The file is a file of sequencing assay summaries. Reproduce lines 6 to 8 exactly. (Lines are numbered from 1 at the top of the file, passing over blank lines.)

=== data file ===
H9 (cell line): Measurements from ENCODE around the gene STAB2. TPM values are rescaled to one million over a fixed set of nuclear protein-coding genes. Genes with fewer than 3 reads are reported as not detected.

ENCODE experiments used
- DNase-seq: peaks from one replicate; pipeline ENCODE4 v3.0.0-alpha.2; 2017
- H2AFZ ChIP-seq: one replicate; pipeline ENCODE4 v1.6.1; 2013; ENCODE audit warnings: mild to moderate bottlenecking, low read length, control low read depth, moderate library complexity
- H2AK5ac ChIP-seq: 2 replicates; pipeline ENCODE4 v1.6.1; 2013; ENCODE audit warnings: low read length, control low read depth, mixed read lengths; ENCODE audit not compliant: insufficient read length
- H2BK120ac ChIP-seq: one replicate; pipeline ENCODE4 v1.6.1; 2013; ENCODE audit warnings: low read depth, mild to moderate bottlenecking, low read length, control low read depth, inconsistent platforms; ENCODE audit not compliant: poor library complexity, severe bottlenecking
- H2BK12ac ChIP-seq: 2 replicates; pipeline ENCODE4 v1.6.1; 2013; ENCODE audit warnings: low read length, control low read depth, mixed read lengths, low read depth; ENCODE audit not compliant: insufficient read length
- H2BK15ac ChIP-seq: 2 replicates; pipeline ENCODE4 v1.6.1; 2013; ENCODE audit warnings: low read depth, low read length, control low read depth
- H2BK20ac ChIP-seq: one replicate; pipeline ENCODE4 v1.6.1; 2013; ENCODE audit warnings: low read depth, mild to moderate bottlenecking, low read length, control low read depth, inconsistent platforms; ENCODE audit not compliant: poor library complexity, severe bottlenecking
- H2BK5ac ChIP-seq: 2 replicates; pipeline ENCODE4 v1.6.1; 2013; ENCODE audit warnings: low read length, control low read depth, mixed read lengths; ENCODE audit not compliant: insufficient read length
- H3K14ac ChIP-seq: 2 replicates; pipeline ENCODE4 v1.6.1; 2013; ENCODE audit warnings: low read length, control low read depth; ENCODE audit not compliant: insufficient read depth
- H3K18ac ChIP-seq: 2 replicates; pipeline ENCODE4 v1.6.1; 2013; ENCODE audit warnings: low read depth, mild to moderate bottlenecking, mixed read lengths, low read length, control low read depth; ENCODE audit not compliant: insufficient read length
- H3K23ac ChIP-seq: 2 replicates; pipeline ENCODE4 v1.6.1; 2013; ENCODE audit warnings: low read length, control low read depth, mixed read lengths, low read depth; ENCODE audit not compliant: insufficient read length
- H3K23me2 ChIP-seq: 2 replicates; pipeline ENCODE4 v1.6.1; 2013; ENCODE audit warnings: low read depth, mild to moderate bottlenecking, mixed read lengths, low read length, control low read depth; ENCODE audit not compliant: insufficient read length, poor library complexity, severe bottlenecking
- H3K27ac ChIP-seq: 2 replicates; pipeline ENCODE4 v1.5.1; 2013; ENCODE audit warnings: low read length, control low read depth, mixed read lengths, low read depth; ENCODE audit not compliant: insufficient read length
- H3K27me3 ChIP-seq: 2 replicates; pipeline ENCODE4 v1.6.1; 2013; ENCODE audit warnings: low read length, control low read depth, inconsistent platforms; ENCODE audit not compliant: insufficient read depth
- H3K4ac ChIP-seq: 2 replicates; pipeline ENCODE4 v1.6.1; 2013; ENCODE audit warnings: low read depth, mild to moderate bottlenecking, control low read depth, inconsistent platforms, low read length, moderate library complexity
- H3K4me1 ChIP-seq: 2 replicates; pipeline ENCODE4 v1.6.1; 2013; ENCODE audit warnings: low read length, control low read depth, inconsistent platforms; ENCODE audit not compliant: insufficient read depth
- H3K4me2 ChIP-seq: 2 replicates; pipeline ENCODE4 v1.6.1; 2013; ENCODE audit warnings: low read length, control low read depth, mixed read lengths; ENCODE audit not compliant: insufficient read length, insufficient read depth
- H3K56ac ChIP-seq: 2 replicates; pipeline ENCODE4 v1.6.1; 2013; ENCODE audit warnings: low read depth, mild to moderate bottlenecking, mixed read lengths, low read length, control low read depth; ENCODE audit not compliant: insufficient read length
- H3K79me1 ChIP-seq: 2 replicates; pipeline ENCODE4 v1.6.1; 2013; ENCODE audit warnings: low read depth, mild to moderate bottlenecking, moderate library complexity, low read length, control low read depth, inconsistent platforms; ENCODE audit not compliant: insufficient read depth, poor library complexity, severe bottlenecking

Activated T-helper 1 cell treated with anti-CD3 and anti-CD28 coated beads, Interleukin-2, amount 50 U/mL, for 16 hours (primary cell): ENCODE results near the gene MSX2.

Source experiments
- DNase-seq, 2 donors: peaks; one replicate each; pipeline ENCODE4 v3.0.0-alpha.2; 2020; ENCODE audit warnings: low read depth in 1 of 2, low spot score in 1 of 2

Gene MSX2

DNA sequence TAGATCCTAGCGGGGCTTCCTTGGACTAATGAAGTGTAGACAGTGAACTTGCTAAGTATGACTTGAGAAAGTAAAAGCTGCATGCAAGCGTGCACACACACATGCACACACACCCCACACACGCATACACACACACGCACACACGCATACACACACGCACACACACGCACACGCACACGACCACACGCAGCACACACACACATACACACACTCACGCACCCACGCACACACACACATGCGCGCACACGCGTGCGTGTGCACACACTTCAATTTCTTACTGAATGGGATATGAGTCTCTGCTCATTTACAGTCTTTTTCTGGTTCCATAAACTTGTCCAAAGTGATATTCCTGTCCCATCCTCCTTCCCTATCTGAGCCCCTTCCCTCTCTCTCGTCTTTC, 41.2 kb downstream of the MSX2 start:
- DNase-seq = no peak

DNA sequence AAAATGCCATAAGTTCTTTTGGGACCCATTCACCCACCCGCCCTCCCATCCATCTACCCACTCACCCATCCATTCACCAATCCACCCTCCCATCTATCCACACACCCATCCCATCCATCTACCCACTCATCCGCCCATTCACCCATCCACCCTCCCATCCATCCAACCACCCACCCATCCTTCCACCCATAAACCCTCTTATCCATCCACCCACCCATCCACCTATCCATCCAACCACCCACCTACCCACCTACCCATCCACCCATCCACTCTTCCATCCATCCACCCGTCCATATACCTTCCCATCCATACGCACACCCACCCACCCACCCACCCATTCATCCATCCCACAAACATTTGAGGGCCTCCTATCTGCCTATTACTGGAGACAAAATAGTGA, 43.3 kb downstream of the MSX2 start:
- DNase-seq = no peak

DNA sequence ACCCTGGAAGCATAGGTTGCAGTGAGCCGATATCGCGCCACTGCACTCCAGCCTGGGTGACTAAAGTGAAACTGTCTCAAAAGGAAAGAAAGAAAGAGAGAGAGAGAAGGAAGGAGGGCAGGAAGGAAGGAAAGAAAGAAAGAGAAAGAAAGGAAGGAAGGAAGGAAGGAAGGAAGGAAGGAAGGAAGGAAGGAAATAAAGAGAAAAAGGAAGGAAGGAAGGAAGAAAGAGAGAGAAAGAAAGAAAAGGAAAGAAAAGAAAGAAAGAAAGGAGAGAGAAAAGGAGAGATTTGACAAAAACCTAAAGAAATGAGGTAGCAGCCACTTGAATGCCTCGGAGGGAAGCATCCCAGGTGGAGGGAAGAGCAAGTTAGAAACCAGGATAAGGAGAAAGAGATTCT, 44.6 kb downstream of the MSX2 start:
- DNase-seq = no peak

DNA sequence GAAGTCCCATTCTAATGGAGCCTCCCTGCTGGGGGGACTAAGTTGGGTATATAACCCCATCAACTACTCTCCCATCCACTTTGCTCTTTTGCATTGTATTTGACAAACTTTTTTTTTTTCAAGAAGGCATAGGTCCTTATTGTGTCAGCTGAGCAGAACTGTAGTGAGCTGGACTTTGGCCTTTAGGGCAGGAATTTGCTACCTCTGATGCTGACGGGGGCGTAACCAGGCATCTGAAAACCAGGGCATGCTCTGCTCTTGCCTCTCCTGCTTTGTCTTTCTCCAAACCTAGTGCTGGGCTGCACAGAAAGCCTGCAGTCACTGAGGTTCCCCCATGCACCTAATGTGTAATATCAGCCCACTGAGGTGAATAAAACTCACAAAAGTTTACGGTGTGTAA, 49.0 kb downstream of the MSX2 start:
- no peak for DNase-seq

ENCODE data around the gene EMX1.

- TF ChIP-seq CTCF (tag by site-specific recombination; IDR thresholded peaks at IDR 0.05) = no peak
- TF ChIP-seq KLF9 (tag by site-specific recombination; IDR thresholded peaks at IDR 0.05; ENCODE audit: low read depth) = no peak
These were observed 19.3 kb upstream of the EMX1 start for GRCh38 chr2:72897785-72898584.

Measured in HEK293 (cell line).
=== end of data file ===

- H2BK120ac ChIP-seq: one replicate; pipeline ENCODE4 v1.6.1; 2013; ENCODE audit warnings: low read depth, mild to moderate bottlenecking, low read length, control low read depth, inconsistent platforms; ENCODE audit not compliant: poor library complexity, severe bottlenecking
- H2BK12ac ChIP-seq: 2 replicates; pipeline ENCODE4 v1.6.1; 2013; ENCODE audit warnings: low read length, control low read depth, mixed read lengths, low read depth; ENCODE audit not compliant: insufficient read length
- H2BK15ac ChIP-seq: 2 replicates; pipeline ENCODE4 v1.6.1; 2013; ENCODE audit warnings: low read depth, low read length, control low read depth